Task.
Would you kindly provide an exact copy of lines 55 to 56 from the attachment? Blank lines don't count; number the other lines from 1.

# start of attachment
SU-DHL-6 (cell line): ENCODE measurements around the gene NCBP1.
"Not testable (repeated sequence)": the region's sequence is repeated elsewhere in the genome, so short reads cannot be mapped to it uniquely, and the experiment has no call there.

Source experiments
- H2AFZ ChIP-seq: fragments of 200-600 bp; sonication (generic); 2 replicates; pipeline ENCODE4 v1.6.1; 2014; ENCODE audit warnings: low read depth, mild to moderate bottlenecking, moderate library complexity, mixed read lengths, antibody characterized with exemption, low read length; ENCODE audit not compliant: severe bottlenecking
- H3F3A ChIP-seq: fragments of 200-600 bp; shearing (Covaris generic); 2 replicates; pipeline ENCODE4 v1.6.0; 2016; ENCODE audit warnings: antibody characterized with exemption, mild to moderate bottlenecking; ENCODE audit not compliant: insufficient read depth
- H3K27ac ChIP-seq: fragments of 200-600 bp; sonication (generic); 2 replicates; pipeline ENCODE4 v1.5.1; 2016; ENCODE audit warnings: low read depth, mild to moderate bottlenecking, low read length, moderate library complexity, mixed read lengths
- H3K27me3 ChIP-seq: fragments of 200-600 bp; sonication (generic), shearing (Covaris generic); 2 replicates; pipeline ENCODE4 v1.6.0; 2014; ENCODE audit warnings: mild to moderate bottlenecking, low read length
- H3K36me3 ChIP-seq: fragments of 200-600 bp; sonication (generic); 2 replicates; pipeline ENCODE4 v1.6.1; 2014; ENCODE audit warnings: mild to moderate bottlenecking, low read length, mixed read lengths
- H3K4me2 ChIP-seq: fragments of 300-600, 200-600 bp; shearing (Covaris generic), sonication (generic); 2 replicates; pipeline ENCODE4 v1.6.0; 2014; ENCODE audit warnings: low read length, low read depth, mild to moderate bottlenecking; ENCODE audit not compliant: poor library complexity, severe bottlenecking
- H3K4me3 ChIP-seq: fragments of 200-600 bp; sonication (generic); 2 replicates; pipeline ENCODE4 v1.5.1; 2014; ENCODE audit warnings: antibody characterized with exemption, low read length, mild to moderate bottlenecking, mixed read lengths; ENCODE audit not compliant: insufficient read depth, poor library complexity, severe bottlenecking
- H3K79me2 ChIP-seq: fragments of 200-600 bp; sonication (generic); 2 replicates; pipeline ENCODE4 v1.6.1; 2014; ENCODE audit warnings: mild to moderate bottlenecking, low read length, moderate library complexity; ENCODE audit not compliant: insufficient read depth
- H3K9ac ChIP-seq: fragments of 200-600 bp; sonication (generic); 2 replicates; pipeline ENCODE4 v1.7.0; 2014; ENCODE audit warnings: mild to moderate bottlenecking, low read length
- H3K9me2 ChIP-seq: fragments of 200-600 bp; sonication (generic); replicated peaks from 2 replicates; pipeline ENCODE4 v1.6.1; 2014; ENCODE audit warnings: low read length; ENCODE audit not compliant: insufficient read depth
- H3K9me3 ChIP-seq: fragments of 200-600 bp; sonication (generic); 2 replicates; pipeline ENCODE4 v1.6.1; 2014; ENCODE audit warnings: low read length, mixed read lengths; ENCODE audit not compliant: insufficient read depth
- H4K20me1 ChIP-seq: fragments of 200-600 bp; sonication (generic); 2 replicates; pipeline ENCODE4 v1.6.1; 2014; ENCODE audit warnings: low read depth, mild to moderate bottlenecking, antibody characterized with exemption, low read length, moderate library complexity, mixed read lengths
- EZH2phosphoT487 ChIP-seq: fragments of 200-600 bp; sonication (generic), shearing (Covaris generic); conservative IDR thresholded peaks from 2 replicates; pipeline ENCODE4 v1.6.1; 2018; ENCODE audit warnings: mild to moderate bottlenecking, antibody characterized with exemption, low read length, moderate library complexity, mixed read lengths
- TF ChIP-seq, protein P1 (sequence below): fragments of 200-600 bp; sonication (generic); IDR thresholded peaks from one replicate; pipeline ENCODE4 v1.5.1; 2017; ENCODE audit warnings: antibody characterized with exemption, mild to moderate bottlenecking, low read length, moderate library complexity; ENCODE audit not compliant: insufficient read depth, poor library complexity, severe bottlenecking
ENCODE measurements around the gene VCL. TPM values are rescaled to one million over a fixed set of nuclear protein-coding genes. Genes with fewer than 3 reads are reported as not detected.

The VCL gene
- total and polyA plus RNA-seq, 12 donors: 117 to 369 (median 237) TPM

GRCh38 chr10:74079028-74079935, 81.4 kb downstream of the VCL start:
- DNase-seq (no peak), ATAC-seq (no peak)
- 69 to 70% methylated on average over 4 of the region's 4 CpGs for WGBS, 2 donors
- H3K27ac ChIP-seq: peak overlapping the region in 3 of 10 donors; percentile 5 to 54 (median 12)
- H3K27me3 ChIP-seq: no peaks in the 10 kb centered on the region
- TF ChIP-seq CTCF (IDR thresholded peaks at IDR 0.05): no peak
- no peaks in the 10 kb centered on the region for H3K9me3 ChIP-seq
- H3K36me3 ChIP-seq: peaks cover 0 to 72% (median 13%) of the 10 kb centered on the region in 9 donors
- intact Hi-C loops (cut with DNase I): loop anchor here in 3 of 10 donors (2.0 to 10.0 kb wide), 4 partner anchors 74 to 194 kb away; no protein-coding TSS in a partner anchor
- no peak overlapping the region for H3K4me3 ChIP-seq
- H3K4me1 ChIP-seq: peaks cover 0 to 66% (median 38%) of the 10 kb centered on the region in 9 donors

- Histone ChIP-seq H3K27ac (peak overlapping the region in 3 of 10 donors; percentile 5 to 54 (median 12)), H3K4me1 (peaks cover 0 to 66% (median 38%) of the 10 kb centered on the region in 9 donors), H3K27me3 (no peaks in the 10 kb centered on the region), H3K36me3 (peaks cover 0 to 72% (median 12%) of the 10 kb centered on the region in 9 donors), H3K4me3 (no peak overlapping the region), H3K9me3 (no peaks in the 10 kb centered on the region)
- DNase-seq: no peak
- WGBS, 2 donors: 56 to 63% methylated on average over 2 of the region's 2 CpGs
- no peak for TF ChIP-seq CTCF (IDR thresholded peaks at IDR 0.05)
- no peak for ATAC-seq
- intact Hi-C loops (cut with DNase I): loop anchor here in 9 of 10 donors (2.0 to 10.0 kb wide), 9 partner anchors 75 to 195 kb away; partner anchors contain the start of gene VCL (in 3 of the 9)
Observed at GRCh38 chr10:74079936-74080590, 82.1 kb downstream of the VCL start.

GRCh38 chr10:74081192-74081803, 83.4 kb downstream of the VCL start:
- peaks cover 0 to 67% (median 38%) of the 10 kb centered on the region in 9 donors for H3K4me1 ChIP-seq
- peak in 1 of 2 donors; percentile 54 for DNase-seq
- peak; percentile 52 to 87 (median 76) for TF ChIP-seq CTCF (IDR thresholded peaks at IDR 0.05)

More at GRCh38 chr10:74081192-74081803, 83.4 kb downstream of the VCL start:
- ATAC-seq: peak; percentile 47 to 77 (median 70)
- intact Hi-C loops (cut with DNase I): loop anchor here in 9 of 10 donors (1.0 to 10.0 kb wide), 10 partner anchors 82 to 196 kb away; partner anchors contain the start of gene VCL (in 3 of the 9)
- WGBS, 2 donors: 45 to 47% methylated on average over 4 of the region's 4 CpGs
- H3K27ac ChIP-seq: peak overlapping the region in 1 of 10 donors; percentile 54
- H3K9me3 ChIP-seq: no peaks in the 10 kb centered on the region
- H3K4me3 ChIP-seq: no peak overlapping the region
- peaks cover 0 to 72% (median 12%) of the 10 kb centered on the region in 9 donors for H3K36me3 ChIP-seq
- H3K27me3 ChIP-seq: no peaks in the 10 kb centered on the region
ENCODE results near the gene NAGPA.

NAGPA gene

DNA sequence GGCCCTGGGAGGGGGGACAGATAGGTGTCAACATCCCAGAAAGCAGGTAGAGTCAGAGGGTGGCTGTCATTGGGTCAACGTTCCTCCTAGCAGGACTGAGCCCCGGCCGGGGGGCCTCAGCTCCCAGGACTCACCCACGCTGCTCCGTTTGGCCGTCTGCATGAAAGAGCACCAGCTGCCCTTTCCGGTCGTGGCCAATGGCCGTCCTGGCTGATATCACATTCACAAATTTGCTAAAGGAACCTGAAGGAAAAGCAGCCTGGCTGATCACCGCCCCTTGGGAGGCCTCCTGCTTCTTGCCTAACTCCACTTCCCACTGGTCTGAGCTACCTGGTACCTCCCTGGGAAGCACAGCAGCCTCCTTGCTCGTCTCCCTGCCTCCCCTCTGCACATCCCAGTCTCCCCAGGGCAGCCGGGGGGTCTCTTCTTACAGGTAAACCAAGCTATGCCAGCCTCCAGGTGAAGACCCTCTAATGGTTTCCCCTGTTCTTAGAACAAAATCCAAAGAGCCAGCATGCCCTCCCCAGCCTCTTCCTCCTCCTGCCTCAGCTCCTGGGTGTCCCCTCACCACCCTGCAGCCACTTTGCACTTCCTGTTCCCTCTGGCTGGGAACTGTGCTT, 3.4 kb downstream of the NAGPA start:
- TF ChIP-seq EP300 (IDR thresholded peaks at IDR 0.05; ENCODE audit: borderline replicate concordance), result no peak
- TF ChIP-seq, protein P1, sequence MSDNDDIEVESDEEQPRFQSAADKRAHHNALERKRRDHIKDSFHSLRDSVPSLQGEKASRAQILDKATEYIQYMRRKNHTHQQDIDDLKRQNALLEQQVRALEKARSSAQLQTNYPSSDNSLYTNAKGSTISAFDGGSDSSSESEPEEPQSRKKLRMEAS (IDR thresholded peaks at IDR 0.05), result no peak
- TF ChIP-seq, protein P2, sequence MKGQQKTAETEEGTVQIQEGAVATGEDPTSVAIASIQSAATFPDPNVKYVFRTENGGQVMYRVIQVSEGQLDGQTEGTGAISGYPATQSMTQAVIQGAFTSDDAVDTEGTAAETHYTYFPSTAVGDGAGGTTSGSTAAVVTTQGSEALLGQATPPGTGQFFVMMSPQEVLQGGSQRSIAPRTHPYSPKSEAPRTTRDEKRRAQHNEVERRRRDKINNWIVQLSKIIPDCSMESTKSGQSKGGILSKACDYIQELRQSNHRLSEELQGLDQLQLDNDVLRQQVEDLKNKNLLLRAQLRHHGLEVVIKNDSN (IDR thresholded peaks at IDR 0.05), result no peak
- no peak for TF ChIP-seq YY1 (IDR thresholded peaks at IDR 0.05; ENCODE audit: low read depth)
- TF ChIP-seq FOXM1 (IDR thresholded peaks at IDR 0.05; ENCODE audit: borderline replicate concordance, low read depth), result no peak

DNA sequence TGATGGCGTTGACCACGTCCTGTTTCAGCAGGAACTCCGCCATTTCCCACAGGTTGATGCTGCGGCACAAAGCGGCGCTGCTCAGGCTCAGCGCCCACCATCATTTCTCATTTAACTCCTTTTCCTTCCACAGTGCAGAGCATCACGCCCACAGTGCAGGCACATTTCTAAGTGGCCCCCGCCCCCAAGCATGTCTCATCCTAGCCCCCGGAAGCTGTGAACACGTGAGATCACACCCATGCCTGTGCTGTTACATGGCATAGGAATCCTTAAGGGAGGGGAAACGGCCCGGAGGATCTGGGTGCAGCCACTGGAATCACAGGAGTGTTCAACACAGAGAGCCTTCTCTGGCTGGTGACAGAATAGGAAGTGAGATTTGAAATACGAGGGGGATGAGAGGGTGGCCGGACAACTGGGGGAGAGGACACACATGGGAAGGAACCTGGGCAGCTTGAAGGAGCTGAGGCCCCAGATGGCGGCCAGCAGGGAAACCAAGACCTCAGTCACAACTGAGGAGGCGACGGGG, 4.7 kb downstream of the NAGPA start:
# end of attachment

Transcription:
- TF ChIP-seq EP300 (IDR thresholded peaks at IDR 0.05; ENCODE audit: borderline replicate concordance), result no peak
- TF ChIP-seq, protein P1, sequence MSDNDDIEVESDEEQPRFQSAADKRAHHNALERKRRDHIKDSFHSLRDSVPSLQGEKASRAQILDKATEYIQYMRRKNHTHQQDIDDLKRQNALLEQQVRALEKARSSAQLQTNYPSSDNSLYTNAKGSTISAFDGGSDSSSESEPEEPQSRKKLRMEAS (IDR thresholded peaks at IDR 0.05), result no peak